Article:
Risk Taking by Mutual Funds as a Response to Incentives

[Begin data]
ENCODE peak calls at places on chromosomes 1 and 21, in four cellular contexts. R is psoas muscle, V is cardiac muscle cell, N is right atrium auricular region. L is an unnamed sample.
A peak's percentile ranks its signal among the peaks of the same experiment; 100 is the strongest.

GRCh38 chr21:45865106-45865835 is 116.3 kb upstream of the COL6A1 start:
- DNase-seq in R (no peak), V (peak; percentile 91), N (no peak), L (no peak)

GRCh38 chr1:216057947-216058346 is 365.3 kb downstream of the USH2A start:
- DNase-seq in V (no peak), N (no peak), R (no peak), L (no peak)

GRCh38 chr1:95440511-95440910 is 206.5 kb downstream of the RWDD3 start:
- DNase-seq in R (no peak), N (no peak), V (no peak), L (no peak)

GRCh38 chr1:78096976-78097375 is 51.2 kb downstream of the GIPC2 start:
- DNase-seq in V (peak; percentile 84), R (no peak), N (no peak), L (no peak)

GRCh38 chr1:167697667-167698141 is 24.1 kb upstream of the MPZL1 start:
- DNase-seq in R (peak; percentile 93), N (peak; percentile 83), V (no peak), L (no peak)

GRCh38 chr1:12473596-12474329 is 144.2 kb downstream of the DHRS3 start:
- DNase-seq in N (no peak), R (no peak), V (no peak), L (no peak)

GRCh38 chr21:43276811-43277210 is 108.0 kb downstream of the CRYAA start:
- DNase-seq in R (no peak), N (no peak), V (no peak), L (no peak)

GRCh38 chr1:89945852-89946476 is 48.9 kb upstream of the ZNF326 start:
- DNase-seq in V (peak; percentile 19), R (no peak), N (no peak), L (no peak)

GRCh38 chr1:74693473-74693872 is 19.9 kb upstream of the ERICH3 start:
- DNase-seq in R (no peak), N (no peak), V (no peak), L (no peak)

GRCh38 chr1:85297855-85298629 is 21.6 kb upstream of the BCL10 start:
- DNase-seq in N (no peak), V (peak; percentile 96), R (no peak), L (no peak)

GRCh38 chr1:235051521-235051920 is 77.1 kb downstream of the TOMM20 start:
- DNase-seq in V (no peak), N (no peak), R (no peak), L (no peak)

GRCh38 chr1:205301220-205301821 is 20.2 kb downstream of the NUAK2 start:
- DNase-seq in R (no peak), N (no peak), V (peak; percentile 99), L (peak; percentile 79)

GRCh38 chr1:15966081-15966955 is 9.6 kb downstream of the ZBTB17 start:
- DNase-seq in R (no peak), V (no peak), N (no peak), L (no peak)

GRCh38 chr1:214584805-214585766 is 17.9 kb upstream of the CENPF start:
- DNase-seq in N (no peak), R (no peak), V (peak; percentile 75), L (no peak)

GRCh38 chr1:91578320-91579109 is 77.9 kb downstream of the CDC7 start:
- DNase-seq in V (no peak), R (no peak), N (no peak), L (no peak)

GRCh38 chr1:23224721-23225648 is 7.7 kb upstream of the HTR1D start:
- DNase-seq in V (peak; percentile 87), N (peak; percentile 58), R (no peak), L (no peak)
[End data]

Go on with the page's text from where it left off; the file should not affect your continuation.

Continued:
This paper examines the agency conflict between mutual fund investors and mutual fund companies. Investors would like the fund company to use its judgement to maximize risk-adjusted fund returns. A fund company, however, in its desire to maximize its value as a concern has an incentive to take actions which increase the inflow of investment. We use a semiparametric model to estimate the shape of the flow-performance relationship for a sample of growth and growth and income funds observed over the 1982-1992 period. The shape of the flow-performance relationship creates incentives for fund managers to increase or decrease the riskiness of the fund which are dependent on the fund's year-to-date return. Using a new dataset of mutual fund portfolios which includes equity portfolio holdings for September and December of the same year, we show that mutual funds do alter their portfolio riskiness between September and December in a manner consistent with these risk incentives.